JDRF Sneaker Campaign
My photo of this sign is not as clear as I'd like it to be. It reads:
A cure for Amanda means.... "A cure means no more finger pricks and shots. I don't have to tell anyone I have type 1 diabetes anymore."
Each register at my local Marshalls had a sign like this, featuring a different kid, ranging in ages from 3 to 18, talking about what a cure would mean.
What a great way to personalize the ask. It's eye-catching, with just enough text to read while waiting for the cashier to ring up purchases. It's effective in explaining why, and for whom, a donation matters.
As it happened, I'd already spent several minutes of my Marshalls trip on the phone with my own person who needs a cure. I'd had already promised to purchase a paper sneaker on her behalf so that maybe someday she wouldn't have to call me from school with a blood sugar problem, because those problems would no longer exist. By the time I got to the register I needed no further motivation to put my name on a paper sneaker.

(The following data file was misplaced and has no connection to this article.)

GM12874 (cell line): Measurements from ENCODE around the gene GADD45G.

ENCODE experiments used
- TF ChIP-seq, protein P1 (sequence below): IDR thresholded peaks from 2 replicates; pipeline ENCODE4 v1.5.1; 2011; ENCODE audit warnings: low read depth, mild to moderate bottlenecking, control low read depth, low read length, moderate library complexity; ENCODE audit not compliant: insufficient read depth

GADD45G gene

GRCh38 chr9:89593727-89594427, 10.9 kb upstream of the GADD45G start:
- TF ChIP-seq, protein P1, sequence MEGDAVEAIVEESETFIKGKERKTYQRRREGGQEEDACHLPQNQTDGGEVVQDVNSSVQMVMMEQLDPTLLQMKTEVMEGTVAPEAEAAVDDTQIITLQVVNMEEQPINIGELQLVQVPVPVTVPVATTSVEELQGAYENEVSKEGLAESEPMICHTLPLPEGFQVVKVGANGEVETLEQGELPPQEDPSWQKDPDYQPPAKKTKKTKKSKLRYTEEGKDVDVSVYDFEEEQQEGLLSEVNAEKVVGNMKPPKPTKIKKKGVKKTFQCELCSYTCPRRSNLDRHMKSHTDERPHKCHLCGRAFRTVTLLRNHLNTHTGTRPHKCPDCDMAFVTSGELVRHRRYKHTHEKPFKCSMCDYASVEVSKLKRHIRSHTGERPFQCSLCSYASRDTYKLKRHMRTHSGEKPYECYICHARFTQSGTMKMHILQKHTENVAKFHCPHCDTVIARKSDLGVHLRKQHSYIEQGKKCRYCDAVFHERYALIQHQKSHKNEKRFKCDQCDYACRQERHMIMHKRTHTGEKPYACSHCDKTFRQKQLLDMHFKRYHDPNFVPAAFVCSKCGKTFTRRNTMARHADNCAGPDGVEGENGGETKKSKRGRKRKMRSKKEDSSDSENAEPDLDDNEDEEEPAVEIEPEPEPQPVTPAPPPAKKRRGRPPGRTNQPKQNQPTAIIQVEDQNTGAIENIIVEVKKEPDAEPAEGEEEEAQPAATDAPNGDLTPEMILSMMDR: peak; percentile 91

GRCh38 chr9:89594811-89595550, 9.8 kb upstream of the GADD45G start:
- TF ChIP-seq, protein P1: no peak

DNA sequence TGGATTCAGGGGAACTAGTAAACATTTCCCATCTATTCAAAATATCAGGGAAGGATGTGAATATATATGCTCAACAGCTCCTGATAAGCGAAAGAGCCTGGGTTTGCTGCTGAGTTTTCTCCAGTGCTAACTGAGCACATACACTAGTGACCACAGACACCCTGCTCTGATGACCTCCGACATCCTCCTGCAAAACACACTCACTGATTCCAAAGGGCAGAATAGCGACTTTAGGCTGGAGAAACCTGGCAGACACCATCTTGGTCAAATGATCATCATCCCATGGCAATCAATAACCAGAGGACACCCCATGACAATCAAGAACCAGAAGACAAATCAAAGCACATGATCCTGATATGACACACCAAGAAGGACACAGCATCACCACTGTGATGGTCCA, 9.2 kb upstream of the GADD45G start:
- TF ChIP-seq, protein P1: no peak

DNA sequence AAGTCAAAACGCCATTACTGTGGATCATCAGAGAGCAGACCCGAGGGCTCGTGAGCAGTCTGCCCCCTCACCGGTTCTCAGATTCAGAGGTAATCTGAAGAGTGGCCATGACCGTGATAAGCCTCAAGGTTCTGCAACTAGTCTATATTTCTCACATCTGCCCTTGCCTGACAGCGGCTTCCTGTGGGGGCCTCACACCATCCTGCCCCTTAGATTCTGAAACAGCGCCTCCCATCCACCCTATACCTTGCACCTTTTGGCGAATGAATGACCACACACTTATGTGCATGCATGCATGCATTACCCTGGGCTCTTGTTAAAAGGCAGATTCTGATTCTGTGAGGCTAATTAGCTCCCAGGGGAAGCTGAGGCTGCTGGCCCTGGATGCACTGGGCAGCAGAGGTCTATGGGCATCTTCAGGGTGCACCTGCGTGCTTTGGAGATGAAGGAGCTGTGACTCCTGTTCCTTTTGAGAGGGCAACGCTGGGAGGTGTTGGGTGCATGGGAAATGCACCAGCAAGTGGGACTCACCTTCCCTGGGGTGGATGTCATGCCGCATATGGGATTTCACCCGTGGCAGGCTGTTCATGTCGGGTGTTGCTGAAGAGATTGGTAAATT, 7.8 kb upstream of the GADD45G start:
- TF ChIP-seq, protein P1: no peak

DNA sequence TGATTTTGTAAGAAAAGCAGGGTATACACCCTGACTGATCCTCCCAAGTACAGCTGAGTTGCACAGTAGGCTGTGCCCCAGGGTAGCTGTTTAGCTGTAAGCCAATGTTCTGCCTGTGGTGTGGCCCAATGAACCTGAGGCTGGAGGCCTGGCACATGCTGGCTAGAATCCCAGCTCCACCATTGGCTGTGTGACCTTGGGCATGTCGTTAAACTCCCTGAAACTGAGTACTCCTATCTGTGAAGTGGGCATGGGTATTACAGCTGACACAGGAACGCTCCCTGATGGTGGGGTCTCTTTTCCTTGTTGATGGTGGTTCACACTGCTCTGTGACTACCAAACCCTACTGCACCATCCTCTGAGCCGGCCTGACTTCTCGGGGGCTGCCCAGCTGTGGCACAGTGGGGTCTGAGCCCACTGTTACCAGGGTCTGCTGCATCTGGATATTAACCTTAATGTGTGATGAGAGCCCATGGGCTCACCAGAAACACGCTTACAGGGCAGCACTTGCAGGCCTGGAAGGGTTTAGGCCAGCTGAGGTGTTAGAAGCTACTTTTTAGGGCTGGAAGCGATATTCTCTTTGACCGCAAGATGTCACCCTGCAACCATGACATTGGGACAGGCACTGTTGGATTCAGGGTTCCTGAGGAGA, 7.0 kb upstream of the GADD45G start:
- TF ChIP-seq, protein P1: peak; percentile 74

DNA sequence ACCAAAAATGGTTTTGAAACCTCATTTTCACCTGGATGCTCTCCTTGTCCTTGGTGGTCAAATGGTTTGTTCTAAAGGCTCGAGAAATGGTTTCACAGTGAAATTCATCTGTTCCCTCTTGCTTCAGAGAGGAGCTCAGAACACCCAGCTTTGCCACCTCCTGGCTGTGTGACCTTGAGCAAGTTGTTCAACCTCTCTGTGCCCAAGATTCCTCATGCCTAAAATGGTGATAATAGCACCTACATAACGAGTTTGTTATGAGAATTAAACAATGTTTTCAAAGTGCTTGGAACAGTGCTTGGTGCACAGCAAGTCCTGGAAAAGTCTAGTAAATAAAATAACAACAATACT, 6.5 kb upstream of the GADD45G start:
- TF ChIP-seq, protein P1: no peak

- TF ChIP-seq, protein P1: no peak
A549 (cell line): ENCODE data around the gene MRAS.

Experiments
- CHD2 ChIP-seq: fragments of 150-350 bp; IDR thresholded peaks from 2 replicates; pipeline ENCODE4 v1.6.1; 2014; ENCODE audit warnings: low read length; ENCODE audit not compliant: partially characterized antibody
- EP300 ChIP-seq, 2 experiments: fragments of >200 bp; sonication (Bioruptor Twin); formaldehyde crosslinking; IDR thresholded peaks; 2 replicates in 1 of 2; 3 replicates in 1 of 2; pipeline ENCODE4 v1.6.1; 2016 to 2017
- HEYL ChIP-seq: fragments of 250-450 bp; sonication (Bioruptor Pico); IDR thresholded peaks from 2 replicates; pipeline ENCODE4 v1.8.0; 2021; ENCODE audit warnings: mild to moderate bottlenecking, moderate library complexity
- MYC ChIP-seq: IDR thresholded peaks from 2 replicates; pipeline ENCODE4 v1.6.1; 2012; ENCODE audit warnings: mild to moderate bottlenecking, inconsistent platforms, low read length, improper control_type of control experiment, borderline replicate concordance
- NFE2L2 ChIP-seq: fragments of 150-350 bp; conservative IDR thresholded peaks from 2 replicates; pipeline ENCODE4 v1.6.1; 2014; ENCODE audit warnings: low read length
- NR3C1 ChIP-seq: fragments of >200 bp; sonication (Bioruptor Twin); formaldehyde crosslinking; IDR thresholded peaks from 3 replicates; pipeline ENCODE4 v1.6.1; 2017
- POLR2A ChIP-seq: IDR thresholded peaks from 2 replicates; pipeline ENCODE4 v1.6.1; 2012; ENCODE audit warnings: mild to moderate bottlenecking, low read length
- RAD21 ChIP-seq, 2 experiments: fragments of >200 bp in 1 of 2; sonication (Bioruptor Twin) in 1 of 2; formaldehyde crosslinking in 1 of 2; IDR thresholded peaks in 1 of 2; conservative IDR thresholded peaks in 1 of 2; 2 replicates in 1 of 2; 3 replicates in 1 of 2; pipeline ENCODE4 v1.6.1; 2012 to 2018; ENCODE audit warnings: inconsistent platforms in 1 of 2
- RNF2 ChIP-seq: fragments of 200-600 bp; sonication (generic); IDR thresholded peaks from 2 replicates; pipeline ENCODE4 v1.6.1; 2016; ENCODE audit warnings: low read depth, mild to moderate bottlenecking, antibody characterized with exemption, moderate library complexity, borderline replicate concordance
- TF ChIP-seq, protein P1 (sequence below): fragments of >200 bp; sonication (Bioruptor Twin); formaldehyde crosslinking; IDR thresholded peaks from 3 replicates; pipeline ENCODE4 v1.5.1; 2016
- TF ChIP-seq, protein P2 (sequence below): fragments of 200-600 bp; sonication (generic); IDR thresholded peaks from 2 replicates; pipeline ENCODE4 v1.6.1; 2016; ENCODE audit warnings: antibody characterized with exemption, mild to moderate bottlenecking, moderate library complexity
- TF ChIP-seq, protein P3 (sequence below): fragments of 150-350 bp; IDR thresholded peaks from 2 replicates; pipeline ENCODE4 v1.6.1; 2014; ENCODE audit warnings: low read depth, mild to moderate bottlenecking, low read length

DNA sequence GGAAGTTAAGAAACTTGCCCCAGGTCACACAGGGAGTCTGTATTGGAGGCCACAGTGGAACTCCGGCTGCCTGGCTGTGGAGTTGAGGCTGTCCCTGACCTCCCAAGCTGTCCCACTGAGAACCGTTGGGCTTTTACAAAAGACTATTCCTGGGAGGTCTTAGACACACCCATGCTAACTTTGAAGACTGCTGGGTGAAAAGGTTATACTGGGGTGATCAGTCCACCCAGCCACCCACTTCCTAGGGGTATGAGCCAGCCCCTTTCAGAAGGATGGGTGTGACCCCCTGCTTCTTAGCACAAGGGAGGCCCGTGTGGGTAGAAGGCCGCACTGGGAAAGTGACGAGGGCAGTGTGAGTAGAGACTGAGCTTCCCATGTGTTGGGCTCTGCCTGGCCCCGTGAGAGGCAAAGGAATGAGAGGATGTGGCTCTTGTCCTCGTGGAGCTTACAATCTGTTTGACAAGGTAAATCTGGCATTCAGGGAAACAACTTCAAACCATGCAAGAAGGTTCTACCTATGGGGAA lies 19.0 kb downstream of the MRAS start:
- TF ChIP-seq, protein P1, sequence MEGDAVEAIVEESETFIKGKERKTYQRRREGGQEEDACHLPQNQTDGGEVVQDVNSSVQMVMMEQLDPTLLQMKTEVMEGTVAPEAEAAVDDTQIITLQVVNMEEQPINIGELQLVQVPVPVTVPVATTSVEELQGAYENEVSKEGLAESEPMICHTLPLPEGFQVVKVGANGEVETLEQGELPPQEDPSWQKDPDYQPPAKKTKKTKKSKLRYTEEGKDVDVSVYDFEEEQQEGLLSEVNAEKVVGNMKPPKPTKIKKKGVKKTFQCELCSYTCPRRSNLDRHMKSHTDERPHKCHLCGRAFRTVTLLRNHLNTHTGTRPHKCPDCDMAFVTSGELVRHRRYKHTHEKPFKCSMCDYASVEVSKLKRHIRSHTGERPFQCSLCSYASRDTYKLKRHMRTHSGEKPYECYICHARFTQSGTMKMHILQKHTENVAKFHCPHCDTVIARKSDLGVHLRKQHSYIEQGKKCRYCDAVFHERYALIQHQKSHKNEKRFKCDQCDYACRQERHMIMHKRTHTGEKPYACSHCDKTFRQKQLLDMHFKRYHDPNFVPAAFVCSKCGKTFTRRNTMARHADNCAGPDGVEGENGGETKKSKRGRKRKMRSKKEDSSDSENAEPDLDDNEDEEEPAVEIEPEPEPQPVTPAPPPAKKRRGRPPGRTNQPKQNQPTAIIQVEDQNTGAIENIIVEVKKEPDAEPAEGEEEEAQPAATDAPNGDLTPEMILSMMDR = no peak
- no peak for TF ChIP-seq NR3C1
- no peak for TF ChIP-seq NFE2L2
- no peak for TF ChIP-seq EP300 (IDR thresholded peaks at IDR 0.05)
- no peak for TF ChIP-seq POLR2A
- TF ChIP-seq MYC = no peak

For people who don't receive personal phone calls from people with diabetes while they're shopping at Marshalls, I think this is a great addition to the annual sneaker campaign.